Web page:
Author(s): Marina Koytcheva
In 2014, CCS Insight predicted that large Chinese Internet players like Alibaba, Baidu and Tencent would turn their eyes to the West for expansion. Eighteen months on, we review this prediction.
It's fair to say that the three big Chinese Internet players have made some serious moves to expand internationally, but nothing too dramatic so far. In the past couple of years they've remained focussed on opportunities in their home market, which has been growing tremendously.
It's interesting that while the Chinese economy is reportedly slowing down, and a number of Western players have seen soft results in China, the big three Chinese internet players are doing very well. Alibaba and Baidu both had a great 4Q15, reporting year-on-year revenue growth of 56% and 35% respectively. The digitalization of people's life in China is under way right now, and while some sectors of the economy might be struggling, others are booming.
A boom in the Internet services industry comes as no surprise. Over 1 billion smartphones were sold in China in the three years from 2013 to 2015. According to CCS Insight's estimates, three-quarters of the mobile phones in use in China are now smartphones. Many of the users of these smartphones came online for the first time in that period. And the quick transition to 3G and then 4G meant that mobile became the dominant medium, by far, for accessing digital services and content.
Riding this wave, Alibaba, Baidu and Tencent have all invested heavily over the past two years to position their businesses for the mobile-first paradigm. Of course, Tencent had a head start on the others, having already build up a very strong position on mobile devices. Alibaba and Baidu are catching up rapidly: in 4Q15, 56% of Baidu's revenue and 68% of Alibaba's domestic retail marketplace revenue came from mobile.
Online-to-offline (O2O) — selling services like taxi rides and medical appointments online — is a big area of growth in China, and the large Internet companies have been investing heavily to secure a place while the market is still forming. Alibaba has invested in a company offering domestic services and in another involved in event ticketing. Alibaba and Tencent have both invested in Didi Kuaidi, a Chinese rival to Uber. Baidu announced in early 2015 that it would invest 20 billion yuan ($3.2 billion) in O2O, and has taken stakes in Uber China, an online laundry company and a group-buying service. Tencent has funded companies selling event tickets, booking medical appointments online and making home deliveries.
Like some of their Western counterparts, the three major Chinese Internet companies have become conglomerates with a range of diverse and sometime competing activities. Baidu and Tencent are researching driverless cars. Alibaba is investing in video-on-demand services, in smartphone maker Meizu, in bricks-and-mortar retailer Suning, in SoftBank Robotics and in media businesses.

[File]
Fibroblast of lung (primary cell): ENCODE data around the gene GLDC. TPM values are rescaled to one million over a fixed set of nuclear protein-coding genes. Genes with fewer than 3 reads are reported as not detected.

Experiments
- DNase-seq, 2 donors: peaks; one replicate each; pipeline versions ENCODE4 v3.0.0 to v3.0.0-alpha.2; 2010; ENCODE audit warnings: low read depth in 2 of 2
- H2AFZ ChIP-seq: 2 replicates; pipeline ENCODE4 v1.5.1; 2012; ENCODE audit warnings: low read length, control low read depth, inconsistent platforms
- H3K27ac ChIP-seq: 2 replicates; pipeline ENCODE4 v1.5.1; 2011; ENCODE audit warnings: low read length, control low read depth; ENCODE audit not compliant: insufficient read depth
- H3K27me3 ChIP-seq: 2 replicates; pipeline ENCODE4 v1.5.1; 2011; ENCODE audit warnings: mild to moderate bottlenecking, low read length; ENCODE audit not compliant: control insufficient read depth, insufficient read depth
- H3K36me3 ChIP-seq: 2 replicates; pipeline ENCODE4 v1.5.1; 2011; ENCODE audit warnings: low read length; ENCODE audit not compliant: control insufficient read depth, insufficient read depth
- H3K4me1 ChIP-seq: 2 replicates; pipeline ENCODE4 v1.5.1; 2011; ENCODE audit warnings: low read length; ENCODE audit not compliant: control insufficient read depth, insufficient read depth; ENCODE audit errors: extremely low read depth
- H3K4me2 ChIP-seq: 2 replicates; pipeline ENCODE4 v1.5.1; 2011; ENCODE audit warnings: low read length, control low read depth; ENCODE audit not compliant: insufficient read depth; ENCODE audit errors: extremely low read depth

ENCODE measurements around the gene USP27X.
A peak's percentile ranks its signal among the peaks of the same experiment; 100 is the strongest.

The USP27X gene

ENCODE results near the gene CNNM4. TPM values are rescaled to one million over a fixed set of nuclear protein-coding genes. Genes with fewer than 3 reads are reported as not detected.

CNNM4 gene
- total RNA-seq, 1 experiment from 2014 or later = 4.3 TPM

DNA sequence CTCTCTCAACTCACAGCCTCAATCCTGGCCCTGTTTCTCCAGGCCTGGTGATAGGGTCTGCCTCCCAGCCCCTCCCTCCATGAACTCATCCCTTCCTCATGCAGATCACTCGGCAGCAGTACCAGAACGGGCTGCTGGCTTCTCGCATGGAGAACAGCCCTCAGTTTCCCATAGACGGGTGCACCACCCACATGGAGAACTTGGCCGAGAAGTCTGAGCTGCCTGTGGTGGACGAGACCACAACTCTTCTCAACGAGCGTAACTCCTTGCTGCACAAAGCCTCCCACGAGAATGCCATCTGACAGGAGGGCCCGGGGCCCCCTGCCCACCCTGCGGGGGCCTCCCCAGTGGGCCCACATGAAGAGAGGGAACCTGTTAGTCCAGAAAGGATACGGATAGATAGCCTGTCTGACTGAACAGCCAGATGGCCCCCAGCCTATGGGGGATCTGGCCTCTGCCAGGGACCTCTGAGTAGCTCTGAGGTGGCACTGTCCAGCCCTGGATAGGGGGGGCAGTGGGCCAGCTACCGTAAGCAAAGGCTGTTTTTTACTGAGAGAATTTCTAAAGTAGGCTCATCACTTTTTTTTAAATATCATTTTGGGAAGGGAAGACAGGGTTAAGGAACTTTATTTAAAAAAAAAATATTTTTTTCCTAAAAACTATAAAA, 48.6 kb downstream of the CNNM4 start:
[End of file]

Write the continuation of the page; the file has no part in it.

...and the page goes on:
However, while the main focus is currently at home, these players have ambitions elsewhere too. Their significant investments in 2015 can be summarized into two groups: growth areas close to home, and careful ventures into the West.
Close to home, the main focus is India. This is not just a matter of geographical closeness — India is expected to soon undergo a similar digital and mobile transformation as China: we forecast 1 billion smartphones will be sold in India in the next five years. To capitalize on this opportunity, Alibaba has spent close to an estimated $1 billion in India to date. This includes a $680 million investment in payment company Paytm and a stake of more than $100 million in online retailer Snapdeal. Tencent has invested in Practo, an online directory of doctors. Baidu is rumoured to be in discussions with a number of Indian e-commerce start-ups and an online coupon company.
Venturing to the West is not something that the Chinese companies have given up on, but they've gone about it more quietly than we initially expected. In 2015, Tencent invested in Cyanogen, Lyft, Flightcar and Kik. Also in 2015, Alibaba helped fund Kabam and Jet.com and took a $200 million stake in Snapchat. According to Forbes, Alibaba has poured $1 billion into start-ups in the US, and the three Chinese giants have spent a total of $2.3 billion in over 50 start-ups in the US since 2012.
While these moves are not the same as launching original services in the West, they're the first steps in testing the market and getting to know it better. It also follows the logic that services built and optimized for Chinese consumers may not necessarily appeal to Western ones. It could make sense for Chinese players to expand through existing or rising services and look to optimize costs through their own platforms or artificial intelligence tools.
We expect more investments by Chinese companies in the West in 2016. The big wave is still to come.